Wan Hai reconsidering Asia-Europe trades as smaller box ships prove their worth
Smaller containerships uneconomic a year ago are now back in vogue, due to sky-rocketing freight ...
Container spot rates from Asia may have eased slightly from their record highs, post-Chinese new year, but rates for backhaul and secondary trades continue to head north.
According to today’s Freightos Baltic Index (FBX), the spot rate for North Europe is $7,684 per 40ft, down from more than $8,000 at the beginning of the month.
However, the FBX reading for Mediterranean ports, of $7,990 per 40ft, has held steady, while the spot rate from Asia to the US west coast gave up its gain of the previous week, with a 6% decline to $4,292 per 40ft.
But, as shippers sought to avoid the heavily congested US west coast ports, spot rates for the east coast gained momentum to reach an FBX reading of $5,716 per 40ft.
According to Lars Jensen, of SeaIntelligence, shippers should not read too much into the rate declines on the transpacific and Asia-North Europe.
“It does in no way indicate that we are anywhere near restoring normality,” he said.
Indeed, the Ningbo Containerized Freight Index (NCFI) weekly commentary notes that a few North Europe carriers have “slightly” lowered their rates this week, but that demand on the route is “picking up” again.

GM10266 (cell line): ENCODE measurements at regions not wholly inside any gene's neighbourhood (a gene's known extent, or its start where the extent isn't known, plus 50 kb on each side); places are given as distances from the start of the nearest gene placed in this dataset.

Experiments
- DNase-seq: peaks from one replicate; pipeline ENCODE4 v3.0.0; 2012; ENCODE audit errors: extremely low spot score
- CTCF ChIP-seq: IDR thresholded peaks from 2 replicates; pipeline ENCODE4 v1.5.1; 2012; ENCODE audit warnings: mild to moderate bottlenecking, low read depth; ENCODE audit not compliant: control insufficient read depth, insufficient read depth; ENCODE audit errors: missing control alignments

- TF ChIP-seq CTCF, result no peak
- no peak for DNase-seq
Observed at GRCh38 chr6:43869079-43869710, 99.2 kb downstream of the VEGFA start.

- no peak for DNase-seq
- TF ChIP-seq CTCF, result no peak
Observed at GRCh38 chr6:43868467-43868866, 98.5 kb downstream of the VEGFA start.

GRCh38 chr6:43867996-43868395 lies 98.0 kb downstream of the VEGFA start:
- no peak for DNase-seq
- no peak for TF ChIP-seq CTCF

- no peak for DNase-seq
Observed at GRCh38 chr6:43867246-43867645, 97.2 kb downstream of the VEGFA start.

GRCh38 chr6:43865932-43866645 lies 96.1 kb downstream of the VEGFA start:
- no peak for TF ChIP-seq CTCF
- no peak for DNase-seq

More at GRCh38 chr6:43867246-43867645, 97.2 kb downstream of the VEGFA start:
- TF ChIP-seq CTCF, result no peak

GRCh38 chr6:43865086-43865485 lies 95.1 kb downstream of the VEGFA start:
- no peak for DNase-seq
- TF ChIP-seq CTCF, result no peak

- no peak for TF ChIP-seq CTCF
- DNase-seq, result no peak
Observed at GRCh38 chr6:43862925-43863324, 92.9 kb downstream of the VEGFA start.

And for the US, the NCFI commentary says demand from Asia “remained high” and space, “relatively tight”.
According to Jon Monroe, of Washington state-based Jon Monroe Consulting, BCOs are concluding their annual contract negotiations with transpacific carriers this year in record time, “finding that they have little bargaining power”.
He added: “Carriers are being more selective this year about who they sign with and at what terms. It is almost as if carriers are cherry-picking their customers.”
He said carriers had adopted a “take it or leave it” attitude with BCOs during the transpacific contract season.
There is barely a tradelane upon which shippers are not on the back foot so far this year, obliged to pay highly inflated rates for poorer services, but importers and exporters to and from the UK appear to have suffered more than most. According to Freightos platform client Darren Thomas of UK-headquartered Global Freight Management, the problems for shippers are unparalleled.
“The freight industry has never seen such problems with congestion, equipment shortages and rates increasing to unprecedented levels,” he said.
Importers front-loading shipments ahead of the 1 January Brexit deadline and carriers skipping the UK to avoid overwhelmed ports spiked rates even higher for shipments via the main container hubs of Felixstowe, Southampton and London Gateway.
And notwithstanding the premium for UK import and export shipments, carriers are also restricting allocations and limiting container weights.
For instance, The Loadstar has seen a customer advisory, dated yesterday, from CMA CGM to a major UK forwarder advising of limited prompt booking availability from UK ports to global destinations.
“As long as you don’t want to ship in the next four weeks, that’s all good,” said the customer.